Tips for Managing Heat Sensitivity

  • Exercise in a well-ventilated pool with a temperature of 25-35 degrees

  • Stay well hydrated

  • All exercise requires an adaptation period, so take regular short rest breaks

  • Everyone’s body is different: Try exercising in a few different pools/ different temperatures within the prescribed range and find which one suits your body best.

What do I do if my symptoms get worse following exercise in the pool?

If symptoms are worse for any more than 2 hours after a pool session, then the session is likely too challenging. Speak to your Neurological physiotherapist about how to modify your program.

Some comorbidities can affect your safety in the water, so make sure to discuss an appropriate hydrotherapy plan with us before commencing.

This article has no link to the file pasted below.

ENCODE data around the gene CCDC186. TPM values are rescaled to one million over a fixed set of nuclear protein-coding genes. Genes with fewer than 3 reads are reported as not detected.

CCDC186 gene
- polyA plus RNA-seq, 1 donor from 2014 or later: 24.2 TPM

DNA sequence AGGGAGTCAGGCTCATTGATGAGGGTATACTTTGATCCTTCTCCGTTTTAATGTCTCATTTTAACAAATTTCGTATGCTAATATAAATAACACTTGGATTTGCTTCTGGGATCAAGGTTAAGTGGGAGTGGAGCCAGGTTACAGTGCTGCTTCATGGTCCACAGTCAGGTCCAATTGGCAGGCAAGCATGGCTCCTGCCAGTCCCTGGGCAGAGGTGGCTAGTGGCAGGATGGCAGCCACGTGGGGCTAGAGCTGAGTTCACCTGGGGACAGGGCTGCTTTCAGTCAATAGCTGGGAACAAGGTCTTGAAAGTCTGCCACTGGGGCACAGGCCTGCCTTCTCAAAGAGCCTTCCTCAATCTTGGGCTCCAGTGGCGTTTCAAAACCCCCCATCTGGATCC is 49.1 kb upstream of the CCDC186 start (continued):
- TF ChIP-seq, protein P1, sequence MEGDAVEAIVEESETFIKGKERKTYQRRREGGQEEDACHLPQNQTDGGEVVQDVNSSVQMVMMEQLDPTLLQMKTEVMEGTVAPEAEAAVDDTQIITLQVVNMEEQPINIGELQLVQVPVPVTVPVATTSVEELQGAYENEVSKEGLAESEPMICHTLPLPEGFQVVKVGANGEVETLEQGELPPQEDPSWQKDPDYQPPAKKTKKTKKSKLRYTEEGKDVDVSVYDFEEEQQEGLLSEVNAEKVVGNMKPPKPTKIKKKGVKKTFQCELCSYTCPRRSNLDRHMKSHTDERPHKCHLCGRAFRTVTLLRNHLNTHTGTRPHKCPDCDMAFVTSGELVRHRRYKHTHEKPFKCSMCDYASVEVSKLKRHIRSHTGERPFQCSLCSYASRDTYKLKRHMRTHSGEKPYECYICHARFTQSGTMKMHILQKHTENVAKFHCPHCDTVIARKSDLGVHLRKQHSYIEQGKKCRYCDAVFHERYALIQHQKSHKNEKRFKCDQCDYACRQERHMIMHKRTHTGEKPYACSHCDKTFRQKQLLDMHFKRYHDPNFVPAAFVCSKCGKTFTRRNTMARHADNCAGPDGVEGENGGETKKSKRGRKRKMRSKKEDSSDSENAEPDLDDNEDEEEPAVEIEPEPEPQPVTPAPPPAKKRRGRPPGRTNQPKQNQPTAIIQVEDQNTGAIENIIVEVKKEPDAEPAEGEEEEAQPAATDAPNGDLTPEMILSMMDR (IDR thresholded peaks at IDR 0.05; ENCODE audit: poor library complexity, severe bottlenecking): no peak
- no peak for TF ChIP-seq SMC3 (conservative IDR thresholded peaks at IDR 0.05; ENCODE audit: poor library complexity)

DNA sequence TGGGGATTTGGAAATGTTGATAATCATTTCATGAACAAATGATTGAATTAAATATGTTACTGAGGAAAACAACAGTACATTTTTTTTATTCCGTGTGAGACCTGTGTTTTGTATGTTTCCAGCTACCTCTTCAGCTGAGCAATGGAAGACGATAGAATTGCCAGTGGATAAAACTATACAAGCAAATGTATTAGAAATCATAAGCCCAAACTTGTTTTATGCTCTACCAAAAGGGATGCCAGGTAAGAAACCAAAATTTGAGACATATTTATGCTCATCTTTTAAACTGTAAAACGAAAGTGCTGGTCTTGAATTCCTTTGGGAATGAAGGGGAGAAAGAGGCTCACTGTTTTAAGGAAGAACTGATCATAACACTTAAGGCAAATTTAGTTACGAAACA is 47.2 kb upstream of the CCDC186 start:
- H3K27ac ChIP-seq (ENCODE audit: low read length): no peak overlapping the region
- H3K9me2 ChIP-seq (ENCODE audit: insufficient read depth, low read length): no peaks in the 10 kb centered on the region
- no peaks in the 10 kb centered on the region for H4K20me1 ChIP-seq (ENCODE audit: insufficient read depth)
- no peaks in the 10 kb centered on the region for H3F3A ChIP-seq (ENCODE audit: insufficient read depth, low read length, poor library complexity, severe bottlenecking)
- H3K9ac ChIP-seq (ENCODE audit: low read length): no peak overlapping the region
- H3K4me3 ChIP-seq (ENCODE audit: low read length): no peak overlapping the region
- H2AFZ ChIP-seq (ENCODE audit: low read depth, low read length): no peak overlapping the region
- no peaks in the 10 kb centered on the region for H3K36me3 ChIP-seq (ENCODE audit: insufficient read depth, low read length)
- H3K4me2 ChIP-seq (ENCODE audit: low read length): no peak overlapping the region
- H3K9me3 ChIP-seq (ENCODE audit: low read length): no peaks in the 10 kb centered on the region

World MS Day 2018

World MS day is a wonderful international day that brings awareness to the disease and current research.  It's a day that makes us stop and think about the importance of a collaborative approach between the different healthcare professionals and our clients. 

At Bespoke we really enjoy working with the many members of our MS clients healthcare team, Neurologists, GP's, personal trainers, massage therapists, workplace employment consultants, just to name a few.  There are also a couple of organisations which we think do an amazing job raising awareness, conducting research and supporting people with MS.  I've attached the links just in case you're interested or are happy to give a few dollars to their worthy cause:

MS is  a complex disease requiring a comprehensive approach. Lets work together #bringinguscloser



Professor Claude Bernard, Internationally renowned MS researcher with Jane Costello